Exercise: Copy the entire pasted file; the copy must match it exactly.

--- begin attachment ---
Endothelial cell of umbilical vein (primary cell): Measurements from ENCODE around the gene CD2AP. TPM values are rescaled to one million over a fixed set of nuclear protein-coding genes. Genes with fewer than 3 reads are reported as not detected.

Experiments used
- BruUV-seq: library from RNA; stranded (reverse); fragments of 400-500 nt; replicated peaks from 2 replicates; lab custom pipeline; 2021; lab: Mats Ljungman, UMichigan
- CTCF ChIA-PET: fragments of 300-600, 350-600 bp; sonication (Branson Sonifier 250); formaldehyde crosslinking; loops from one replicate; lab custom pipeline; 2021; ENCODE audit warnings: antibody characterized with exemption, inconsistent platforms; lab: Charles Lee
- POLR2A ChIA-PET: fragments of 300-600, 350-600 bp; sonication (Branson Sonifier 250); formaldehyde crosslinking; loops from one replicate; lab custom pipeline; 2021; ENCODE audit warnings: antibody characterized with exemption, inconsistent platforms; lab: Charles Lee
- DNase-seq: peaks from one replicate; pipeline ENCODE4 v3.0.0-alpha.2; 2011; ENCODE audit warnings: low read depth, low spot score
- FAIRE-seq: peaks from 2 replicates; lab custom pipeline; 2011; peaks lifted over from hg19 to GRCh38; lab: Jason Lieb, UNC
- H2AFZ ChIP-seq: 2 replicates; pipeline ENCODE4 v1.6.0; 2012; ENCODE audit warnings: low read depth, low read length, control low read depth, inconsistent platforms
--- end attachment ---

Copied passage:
Endothelial cell of umbilical vein (primary cell): Measurements from ENCODE around the gene CD2AP. TPM values are rescaled to one million over a fixed set of nuclear protein-coding genes. Genes with fewer than 3 reads are reported as not detected.

Experiments used
- BruUV-seq: library from RNA; stranded (reverse); fragments of 400-500 nt; replicated peaks from 2 replicates; lab custom pipeline; 2021; lab: Mats Ljungman, UMichigan
- CTCF ChIA-PET: fragments of 300-600, 350-600 bp; sonication (Branson Sonifier 250); formaldehyde crosslinking; loops from one replicate; lab custom pipeline; 2021; ENCODE audit warnings: antibody characterized with exemption, inconsistent platforms; lab: Charles Lee
- POLR2A ChIA-PET: fragments of 300-600, 350-600 bp; sonication (Branson Sonifier 250); formaldehyde crosslinking; loops from one replicate; lab custom pipeline; 2021; ENCODE audit warnings: antibody characterized with exemption, inconsistent platforms; lab: Charles Lee
- DNase-seq: peaks from one replicate; pipeline ENCODE4 v3.0.0-alpha.2; 2011; ENCODE audit warnings: low read depth, low spot score
- FAIRE-seq: peaks from 2 replicates; lab custom pipeline; 2011; peaks lifted over from hg19 to GRCh38; lab: Jason Lieb, UNC
- H2AFZ ChIP-seq: 2 replicates; pipeline ENCODE4 v1.6.0; 2012; ENCODE audit warnings: low read depth, low read length, control low read depth, inconsistent platforms